Meacham spent his early life in Watertown, Massachusetts. Following graduation from Harvard College in 1853, he worked briefly for the Jersey City Water Works. After returning to Boston he opened his own practice in 1857. Working as both a civil engineer and architect, his practice specialized in the design of monuments, churches, cemetery enclosures, and private estates.
In 1859 Meacham won the city-sponsored design competition for the Boston Public Garden, located adjacent to Boston Common. Meacham’s entry drew from contemporary approaches to landscape design and featured a combination of formal and Picturesque elements. At the center of the plan was a free-form pond or lagoon with a cast iron pedestrian bridge, surrounded by a curvilinear path system, and interspersed with planting beds and specimen trees. Formal elements included statues, entry gates, flower beds, fountains, a greenhouse, and spaces for public buildings. Meacham’s design was implemented by arborist John Galvin and city engineer James Slade.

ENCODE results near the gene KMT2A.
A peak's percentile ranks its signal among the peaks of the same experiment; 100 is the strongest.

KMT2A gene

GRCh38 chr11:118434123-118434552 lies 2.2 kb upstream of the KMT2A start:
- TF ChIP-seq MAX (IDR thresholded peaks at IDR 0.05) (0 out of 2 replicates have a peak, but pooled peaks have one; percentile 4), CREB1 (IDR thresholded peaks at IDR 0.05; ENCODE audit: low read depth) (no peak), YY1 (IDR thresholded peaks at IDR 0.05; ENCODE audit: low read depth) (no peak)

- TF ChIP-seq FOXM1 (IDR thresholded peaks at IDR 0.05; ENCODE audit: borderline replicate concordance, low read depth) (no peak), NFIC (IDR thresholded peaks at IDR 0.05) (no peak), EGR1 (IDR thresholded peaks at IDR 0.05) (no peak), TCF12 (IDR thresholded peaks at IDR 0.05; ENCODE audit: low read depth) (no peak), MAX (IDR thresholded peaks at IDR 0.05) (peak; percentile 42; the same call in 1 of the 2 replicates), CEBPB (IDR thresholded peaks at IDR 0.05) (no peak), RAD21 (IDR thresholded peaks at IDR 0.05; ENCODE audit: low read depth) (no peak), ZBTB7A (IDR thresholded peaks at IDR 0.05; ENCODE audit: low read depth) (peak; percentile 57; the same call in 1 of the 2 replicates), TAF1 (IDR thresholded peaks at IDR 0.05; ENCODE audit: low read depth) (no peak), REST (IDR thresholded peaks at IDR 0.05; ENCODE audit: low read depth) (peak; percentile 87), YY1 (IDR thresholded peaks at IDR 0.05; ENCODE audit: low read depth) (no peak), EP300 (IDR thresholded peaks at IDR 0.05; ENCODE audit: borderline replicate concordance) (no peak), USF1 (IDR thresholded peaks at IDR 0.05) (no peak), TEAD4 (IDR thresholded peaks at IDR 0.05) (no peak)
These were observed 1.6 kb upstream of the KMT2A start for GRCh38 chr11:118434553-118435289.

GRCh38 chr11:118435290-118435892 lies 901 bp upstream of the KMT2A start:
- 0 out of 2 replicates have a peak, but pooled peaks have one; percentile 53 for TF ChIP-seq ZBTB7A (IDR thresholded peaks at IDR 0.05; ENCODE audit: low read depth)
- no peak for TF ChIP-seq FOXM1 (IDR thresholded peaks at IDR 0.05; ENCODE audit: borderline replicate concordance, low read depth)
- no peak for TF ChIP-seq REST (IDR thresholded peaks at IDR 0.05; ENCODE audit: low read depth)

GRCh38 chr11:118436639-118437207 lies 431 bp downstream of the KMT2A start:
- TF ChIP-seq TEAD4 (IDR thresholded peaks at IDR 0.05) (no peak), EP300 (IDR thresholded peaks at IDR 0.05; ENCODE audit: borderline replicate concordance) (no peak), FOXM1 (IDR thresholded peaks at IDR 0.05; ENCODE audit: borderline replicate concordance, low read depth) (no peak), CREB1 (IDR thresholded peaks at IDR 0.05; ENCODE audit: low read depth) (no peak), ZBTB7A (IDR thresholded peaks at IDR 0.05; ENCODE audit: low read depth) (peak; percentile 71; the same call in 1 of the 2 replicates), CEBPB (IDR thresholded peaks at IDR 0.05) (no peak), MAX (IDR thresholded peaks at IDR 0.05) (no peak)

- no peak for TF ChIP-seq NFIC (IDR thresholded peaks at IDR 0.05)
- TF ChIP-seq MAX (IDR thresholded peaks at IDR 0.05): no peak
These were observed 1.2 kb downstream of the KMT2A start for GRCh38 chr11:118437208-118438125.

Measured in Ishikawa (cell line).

Meacham went on to design institutional buildings throughout Boston and the surrounding suburbs, as well as several houses in the Back Bay neighborhood. Examples include the Hollis Street Church (1883, demolished), the Boston Bicycle Club (1884), the Eliot Congregational Church (1889, burned in 1956), and the Channing Church (1881). Meacham also prepared landscape plans for Farlow Park (1880s) and the Nonatum Office Park for the Silver Lake Cordage Company (1866), both in Newton, Massachusetts. Meacham died in Boston at the age of 86.